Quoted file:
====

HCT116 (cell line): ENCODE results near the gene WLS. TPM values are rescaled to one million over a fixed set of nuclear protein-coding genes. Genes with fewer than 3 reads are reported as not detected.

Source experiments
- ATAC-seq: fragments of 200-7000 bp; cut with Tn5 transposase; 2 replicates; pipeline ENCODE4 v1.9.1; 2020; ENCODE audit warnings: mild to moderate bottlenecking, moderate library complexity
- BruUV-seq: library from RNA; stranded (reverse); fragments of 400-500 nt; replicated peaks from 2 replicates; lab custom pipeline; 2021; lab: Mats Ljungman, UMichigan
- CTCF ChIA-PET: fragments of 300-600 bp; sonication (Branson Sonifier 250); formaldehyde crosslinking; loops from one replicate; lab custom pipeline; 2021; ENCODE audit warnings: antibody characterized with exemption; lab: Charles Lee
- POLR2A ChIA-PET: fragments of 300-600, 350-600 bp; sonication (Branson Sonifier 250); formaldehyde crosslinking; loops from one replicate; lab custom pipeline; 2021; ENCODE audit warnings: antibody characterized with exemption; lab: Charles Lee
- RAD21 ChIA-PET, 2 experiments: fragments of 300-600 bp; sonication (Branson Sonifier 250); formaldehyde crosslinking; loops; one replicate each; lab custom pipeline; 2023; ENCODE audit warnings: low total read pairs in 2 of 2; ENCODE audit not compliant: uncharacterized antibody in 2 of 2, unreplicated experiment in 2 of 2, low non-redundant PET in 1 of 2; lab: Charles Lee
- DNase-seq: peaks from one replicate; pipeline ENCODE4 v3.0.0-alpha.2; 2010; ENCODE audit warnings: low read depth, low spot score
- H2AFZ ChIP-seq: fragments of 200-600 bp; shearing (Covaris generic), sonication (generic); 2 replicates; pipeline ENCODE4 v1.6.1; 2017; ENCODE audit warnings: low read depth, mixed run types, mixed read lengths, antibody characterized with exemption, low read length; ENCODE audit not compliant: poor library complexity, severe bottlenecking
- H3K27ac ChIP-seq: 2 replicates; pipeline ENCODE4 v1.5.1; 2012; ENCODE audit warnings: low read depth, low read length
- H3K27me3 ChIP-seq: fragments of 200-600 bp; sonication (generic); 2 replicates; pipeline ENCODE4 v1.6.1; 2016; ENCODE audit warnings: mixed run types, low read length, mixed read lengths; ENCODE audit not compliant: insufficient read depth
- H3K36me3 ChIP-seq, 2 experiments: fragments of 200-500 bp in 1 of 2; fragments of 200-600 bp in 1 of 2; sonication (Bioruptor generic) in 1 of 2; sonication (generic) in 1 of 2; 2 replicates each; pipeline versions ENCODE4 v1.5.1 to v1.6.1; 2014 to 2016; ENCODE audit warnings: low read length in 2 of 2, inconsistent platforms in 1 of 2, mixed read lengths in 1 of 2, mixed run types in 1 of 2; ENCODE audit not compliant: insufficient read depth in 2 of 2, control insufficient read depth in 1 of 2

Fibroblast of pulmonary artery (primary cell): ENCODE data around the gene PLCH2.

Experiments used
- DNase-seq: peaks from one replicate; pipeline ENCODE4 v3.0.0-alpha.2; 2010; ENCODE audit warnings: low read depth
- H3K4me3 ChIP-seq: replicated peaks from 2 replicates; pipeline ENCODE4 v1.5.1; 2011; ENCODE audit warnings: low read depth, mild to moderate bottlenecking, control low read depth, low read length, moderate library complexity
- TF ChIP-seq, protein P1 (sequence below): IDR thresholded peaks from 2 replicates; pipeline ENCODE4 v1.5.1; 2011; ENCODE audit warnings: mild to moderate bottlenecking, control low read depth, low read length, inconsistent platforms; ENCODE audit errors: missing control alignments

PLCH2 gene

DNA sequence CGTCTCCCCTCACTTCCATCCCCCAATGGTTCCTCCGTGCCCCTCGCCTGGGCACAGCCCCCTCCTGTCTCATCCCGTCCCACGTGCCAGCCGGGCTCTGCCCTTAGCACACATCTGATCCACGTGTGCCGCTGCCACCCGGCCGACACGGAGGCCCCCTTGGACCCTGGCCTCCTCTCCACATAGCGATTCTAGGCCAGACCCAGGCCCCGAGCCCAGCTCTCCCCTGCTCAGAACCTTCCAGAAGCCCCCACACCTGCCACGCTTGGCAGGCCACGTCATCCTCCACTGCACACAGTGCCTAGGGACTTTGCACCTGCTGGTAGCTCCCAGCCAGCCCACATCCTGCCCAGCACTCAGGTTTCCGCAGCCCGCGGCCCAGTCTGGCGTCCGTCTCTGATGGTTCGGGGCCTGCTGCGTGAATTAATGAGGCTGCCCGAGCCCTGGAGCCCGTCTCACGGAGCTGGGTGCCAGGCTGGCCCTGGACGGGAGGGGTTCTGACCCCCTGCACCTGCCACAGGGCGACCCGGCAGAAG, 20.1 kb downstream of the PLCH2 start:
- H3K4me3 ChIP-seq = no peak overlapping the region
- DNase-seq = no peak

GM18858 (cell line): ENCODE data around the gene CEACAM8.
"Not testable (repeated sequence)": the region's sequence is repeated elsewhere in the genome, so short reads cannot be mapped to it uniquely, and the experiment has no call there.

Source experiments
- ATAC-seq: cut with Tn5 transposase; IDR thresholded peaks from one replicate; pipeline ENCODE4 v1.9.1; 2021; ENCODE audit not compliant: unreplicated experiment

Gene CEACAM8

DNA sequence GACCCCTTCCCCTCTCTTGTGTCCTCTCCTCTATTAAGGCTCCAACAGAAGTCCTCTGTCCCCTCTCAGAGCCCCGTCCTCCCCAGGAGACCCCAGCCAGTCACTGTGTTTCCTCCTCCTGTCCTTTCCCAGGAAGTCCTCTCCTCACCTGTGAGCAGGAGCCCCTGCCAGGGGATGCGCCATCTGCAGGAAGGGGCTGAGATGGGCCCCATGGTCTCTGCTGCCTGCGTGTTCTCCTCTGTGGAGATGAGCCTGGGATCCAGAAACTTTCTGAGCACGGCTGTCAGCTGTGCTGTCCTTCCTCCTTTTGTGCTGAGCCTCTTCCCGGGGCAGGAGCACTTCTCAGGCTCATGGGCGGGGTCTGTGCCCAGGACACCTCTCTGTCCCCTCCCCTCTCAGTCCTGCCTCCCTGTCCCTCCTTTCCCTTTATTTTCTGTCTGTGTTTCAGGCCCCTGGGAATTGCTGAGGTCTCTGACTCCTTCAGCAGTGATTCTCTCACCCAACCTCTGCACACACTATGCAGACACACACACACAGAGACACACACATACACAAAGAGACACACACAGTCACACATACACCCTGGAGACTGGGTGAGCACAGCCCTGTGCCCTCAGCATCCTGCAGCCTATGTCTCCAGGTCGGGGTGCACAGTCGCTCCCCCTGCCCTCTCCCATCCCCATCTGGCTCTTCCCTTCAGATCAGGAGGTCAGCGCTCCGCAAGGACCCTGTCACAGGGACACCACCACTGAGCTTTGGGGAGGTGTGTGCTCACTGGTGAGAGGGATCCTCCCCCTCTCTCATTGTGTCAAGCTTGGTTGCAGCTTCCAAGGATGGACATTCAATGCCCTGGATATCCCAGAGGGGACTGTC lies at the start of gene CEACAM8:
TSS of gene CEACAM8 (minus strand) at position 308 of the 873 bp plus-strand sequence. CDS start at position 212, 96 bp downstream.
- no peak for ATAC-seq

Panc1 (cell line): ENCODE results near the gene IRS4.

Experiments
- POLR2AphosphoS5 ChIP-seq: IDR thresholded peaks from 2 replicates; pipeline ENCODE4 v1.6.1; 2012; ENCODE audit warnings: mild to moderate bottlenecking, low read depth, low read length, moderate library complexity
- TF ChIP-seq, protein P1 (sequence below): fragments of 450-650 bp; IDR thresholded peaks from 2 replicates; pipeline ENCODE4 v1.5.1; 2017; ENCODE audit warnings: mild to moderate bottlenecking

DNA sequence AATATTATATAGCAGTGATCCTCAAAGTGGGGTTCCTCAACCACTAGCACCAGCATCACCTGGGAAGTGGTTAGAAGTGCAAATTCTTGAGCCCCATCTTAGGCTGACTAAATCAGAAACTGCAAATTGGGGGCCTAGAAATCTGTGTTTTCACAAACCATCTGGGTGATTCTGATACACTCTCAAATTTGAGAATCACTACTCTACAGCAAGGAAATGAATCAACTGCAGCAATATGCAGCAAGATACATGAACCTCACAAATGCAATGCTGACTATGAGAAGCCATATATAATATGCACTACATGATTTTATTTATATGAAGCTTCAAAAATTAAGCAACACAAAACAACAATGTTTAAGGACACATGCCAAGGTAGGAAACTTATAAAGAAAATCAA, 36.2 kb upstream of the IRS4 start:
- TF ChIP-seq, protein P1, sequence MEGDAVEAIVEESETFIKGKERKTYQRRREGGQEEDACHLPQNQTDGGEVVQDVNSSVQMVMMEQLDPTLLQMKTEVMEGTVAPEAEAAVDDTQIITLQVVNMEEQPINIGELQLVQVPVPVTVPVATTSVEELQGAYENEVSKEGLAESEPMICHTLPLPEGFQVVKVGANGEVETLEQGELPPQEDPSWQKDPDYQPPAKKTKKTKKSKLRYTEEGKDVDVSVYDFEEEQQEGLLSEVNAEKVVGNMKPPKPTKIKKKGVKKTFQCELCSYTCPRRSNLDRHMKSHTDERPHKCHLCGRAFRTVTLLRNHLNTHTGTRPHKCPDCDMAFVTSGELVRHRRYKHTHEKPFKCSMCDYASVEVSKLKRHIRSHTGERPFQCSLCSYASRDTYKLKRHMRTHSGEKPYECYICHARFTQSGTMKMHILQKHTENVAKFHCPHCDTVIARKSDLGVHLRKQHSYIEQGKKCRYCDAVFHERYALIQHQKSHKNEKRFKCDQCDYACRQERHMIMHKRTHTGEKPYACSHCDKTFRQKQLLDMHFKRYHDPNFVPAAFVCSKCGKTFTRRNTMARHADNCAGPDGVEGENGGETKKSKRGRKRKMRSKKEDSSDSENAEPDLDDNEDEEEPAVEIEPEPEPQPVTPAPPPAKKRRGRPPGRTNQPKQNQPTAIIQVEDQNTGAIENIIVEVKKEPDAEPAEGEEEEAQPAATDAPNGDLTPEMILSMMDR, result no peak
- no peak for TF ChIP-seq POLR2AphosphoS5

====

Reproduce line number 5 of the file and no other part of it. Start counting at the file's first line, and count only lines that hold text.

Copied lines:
- CTCF ChIA-PET: fragments of 300-600 bp; sonication (Branson Sonifier 250); formaldehyde crosslinking; loops from one replicate; lab custom pipeline; 2021; ENCODE audit warnings: antibody characterized with exemption; lab: Charles Lee